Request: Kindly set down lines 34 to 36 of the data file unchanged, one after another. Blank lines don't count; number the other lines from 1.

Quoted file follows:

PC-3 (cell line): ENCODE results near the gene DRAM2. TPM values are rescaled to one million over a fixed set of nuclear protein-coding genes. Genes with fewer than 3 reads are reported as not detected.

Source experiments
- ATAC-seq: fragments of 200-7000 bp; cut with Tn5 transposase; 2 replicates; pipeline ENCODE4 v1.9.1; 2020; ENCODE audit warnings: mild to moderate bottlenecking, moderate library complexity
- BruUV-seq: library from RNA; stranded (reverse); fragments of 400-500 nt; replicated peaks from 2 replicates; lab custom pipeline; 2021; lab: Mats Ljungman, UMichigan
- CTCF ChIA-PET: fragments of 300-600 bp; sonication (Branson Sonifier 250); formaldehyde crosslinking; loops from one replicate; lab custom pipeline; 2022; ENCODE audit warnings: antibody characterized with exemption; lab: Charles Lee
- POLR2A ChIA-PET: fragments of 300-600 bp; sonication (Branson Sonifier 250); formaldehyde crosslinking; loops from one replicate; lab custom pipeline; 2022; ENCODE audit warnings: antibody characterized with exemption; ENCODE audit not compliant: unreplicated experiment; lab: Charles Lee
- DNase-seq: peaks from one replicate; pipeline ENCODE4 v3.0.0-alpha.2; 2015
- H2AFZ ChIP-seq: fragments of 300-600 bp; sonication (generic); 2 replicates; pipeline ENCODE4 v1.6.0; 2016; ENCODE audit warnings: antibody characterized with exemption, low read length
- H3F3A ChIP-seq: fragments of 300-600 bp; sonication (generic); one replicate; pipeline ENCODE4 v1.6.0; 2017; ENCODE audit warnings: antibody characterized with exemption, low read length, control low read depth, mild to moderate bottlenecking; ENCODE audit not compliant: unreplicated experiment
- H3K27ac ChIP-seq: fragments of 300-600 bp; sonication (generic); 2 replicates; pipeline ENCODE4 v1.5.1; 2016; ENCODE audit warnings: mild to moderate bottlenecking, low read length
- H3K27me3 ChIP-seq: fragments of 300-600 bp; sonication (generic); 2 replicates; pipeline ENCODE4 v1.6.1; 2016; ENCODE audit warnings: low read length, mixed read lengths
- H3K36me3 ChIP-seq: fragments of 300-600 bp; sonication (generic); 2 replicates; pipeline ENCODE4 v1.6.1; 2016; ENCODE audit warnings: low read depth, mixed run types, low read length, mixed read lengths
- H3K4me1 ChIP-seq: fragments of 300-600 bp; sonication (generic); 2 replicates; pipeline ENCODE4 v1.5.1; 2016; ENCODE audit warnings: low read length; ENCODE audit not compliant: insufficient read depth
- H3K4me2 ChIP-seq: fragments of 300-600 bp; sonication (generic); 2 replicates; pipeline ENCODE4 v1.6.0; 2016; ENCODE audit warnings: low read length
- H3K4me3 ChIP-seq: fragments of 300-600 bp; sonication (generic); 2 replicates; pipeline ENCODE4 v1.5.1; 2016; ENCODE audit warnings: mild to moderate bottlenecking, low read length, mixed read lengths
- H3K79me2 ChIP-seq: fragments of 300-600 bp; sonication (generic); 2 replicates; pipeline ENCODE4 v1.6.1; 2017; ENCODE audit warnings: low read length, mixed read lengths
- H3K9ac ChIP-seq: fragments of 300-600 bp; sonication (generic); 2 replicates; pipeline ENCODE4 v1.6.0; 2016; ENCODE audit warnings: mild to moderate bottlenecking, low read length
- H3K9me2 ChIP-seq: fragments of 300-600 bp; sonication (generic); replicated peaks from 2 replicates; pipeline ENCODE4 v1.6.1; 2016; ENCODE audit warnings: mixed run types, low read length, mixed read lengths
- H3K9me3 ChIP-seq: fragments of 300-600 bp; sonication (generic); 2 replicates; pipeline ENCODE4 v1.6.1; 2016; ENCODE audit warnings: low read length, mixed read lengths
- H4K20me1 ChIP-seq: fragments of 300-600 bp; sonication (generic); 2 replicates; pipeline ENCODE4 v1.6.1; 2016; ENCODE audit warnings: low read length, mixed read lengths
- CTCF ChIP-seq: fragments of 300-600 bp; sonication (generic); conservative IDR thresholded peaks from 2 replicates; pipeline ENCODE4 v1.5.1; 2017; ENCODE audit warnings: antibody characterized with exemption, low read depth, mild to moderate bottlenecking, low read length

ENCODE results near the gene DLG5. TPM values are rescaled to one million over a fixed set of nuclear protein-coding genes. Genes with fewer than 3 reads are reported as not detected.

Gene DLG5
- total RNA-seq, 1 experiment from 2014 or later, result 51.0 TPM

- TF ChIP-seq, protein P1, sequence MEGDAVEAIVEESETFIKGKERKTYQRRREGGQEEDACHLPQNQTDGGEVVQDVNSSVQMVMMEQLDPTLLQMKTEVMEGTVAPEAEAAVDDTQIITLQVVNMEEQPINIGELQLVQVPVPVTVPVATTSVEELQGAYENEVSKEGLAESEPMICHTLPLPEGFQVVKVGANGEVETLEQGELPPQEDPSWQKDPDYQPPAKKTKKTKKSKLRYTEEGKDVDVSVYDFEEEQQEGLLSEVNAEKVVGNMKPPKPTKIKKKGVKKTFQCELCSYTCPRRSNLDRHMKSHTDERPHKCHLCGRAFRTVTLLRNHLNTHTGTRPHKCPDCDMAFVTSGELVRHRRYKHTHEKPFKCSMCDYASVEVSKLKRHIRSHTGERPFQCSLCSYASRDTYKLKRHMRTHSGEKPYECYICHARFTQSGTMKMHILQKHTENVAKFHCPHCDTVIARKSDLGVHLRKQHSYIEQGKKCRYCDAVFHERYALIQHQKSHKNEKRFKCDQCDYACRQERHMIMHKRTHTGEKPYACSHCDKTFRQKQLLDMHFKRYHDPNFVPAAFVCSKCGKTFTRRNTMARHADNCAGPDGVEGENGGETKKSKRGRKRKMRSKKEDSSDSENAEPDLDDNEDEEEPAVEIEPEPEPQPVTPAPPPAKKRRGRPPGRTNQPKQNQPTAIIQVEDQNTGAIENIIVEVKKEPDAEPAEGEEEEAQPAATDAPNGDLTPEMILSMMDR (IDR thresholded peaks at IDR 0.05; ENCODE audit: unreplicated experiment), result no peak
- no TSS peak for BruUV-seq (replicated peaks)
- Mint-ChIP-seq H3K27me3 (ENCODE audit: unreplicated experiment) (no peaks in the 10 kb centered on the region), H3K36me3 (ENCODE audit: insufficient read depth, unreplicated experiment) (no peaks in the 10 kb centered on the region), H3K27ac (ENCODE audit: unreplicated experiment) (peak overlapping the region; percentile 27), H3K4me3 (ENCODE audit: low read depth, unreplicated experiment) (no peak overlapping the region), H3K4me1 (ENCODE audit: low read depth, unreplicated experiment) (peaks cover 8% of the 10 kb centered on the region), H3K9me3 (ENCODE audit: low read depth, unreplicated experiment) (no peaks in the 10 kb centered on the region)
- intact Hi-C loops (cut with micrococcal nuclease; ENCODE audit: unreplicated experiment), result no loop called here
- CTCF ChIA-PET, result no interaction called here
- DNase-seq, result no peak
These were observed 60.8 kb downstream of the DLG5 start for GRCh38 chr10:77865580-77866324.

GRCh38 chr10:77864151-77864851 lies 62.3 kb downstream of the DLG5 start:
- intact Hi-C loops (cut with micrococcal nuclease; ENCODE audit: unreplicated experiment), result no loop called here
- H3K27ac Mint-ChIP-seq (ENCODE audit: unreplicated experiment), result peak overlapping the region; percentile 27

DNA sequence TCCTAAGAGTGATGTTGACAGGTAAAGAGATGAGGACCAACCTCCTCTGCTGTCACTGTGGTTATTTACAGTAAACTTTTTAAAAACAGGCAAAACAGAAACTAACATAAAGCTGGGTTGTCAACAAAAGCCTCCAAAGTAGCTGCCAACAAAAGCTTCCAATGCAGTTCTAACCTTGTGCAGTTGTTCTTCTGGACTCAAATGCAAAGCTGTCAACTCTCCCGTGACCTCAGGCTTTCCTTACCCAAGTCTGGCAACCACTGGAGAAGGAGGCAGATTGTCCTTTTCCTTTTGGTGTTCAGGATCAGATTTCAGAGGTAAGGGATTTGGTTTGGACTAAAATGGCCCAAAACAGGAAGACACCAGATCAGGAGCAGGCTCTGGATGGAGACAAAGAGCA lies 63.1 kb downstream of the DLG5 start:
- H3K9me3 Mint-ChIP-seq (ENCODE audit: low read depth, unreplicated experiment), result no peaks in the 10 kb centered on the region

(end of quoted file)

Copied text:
- H3K27ac Mint-ChIP-seq (ENCODE audit: unreplicated experiment), result peak overlapping the region; percentile 27

DNA sequence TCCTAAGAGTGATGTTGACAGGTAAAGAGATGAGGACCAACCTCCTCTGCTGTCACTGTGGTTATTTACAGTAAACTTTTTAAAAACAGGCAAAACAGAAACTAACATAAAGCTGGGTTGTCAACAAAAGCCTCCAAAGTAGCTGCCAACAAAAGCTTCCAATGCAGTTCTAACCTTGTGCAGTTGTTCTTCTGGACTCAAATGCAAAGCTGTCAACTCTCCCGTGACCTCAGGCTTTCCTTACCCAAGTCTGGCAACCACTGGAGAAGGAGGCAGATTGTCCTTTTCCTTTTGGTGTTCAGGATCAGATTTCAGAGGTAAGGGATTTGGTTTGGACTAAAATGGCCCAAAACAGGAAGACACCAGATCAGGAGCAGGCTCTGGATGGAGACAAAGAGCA lies 63.1 kb downstream of the DLG5 start:
- H3K9me3 Mint-ChIP-seq (ENCODE audit: low read depth, unreplicated experiment), result no peaks in the 10 kb centered on the region